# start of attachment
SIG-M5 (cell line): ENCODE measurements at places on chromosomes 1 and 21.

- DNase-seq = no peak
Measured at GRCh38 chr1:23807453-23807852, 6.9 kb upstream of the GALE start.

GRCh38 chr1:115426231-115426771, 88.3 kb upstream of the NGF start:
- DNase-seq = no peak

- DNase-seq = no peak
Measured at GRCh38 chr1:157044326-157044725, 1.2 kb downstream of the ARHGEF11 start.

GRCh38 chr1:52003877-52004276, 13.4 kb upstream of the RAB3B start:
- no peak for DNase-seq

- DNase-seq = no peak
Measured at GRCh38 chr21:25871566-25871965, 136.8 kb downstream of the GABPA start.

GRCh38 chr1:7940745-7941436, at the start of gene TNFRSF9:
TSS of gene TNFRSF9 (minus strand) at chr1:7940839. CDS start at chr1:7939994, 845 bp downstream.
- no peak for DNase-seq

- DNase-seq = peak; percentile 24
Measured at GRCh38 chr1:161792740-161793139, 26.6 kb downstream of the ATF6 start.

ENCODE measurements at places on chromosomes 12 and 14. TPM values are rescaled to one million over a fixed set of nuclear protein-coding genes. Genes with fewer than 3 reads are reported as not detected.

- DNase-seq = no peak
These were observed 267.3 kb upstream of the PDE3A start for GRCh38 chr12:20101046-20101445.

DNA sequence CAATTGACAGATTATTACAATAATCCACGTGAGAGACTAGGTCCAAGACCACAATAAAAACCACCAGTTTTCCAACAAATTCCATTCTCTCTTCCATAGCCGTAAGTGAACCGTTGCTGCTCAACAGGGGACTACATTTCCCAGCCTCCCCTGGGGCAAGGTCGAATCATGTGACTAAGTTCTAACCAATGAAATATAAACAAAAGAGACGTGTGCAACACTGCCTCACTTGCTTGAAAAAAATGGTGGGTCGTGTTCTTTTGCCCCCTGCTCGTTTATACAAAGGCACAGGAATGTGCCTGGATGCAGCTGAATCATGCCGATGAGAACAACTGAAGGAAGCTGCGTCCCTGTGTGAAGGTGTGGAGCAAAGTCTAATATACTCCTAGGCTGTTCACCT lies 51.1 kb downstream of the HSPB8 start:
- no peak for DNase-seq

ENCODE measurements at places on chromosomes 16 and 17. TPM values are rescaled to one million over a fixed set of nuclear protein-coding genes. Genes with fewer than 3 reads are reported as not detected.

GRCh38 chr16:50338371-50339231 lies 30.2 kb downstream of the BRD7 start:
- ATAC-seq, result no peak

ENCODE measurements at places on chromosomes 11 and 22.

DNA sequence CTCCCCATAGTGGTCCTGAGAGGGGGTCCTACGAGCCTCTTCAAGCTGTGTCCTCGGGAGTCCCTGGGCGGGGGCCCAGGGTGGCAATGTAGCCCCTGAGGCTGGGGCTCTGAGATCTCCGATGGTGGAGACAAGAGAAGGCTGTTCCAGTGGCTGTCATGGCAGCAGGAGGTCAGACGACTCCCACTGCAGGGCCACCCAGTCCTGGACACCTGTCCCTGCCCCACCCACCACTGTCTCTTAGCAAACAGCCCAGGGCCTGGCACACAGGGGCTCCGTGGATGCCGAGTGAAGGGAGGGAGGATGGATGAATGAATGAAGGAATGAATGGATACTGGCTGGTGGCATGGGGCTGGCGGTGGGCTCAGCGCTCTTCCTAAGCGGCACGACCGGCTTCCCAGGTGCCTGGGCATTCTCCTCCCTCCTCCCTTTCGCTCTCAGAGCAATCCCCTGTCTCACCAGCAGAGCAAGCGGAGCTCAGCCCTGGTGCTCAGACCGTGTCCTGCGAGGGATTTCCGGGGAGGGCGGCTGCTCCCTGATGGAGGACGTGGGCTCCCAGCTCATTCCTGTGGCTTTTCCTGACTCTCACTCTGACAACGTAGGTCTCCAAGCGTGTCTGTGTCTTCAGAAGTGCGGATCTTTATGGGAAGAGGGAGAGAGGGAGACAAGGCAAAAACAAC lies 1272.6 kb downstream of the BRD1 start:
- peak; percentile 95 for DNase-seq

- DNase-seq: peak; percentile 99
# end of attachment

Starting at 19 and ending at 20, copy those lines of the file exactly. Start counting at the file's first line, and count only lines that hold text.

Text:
These were observed 267.3 kb upstream of the PDE3A start for GRCh38 chr12:20101046-20101445.

DNA sequence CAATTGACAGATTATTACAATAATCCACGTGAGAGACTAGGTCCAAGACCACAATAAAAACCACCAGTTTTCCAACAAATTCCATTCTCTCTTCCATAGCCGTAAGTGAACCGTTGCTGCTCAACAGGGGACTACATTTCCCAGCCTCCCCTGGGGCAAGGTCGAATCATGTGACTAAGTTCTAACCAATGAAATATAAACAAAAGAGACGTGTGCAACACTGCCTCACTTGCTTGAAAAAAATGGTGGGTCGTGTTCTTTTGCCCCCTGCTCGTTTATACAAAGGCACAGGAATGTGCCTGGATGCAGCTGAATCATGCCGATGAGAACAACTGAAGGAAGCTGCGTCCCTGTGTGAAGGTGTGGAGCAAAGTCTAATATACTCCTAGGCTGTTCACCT lies 51.1 kb downstream of the HSPB8 start: